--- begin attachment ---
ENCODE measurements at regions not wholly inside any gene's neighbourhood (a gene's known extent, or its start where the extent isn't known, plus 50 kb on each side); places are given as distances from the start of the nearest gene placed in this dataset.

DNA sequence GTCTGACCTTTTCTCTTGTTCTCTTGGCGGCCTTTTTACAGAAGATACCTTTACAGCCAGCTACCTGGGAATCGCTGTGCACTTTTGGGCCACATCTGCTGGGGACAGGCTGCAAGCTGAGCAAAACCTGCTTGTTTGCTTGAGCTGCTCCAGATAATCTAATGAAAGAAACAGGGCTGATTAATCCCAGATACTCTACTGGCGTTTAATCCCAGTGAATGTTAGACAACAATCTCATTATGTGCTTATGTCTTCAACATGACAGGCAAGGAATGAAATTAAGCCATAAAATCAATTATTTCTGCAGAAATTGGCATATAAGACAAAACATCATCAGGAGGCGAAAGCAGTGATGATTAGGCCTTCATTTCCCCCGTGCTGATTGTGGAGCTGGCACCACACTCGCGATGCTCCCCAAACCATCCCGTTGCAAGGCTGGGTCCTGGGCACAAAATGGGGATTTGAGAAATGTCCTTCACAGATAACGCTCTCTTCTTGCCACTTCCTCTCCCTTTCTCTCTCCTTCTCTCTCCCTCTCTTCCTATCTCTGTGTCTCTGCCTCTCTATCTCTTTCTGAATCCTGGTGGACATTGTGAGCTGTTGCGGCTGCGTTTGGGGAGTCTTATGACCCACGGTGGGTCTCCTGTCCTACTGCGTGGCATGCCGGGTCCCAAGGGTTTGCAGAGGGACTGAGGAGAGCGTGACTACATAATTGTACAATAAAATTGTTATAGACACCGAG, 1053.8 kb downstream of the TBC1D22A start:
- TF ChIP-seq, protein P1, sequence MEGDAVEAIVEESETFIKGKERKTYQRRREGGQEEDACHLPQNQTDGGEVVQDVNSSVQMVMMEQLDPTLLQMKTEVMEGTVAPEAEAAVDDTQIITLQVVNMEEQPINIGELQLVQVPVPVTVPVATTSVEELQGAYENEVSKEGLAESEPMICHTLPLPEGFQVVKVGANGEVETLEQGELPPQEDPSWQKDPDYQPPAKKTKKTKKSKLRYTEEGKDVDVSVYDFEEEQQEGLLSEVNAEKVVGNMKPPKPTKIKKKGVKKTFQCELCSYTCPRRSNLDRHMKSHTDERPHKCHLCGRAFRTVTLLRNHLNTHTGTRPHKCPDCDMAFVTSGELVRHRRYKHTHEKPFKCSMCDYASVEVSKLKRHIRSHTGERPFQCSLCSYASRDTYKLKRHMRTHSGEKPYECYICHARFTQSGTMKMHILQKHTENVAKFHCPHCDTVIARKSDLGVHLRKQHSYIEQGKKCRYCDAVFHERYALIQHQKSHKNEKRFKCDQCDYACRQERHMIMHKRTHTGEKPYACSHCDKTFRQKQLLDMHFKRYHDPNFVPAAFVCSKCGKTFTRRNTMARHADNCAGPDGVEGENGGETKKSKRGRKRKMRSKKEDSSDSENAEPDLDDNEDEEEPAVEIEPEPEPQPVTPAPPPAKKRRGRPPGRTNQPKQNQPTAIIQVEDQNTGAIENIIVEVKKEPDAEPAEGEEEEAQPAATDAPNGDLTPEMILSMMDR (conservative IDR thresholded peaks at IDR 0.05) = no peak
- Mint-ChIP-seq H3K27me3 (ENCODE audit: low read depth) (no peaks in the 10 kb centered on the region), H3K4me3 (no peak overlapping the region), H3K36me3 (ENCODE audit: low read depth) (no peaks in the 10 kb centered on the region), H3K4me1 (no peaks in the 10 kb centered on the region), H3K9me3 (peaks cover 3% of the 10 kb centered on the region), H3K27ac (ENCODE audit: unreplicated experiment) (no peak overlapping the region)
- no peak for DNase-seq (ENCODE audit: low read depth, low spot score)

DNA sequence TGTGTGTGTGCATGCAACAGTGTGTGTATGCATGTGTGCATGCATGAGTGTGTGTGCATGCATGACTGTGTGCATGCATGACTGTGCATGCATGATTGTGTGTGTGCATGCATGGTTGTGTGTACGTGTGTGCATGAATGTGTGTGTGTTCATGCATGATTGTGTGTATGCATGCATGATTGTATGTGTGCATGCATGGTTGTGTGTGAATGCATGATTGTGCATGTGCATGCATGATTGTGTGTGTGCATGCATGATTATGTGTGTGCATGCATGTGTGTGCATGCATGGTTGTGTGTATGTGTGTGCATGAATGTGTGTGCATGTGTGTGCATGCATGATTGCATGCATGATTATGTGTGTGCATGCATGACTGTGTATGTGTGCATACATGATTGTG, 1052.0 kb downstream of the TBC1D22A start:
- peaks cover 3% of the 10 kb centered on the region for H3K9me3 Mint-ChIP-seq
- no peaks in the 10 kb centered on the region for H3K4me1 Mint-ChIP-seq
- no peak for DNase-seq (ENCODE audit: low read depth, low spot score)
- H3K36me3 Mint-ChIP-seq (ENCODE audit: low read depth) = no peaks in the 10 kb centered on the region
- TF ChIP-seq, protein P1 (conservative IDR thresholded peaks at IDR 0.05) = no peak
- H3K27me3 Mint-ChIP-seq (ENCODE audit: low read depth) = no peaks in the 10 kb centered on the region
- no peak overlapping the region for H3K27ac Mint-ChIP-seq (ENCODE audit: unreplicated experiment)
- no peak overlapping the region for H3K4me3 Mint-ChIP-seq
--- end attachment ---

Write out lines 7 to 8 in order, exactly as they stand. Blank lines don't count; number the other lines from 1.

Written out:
- peaks cover 3% of the 10 kb centered on the region for H3K9me3 Mint-ChIP-seq
- no peaks in the 10 kb centered on the region for H3K4me1 Mint-ChIP-seq